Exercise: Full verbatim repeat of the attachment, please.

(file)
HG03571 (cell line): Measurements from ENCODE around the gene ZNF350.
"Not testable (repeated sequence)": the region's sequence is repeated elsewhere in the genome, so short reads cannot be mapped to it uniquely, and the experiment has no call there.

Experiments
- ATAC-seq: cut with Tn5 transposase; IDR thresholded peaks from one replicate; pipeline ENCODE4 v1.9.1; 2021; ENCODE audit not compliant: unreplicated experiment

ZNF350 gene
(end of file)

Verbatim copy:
HG03571 (cell line): Measurements from ENCODE around the gene ZNF350.
"Not testable (repeated sequence)": the region's sequence is repeated elsewhere in the genome, so short reads cannot be mapped to it uniquely, and the experiment has no call there.

Experiments
- ATAC-seq: cut with Tn5 transposase; IDR thresholded peaks from one replicate; pipeline ENCODE4 v1.9.1; 2021; ENCODE audit not compliant: unreplicated experiment

ZNF350 gene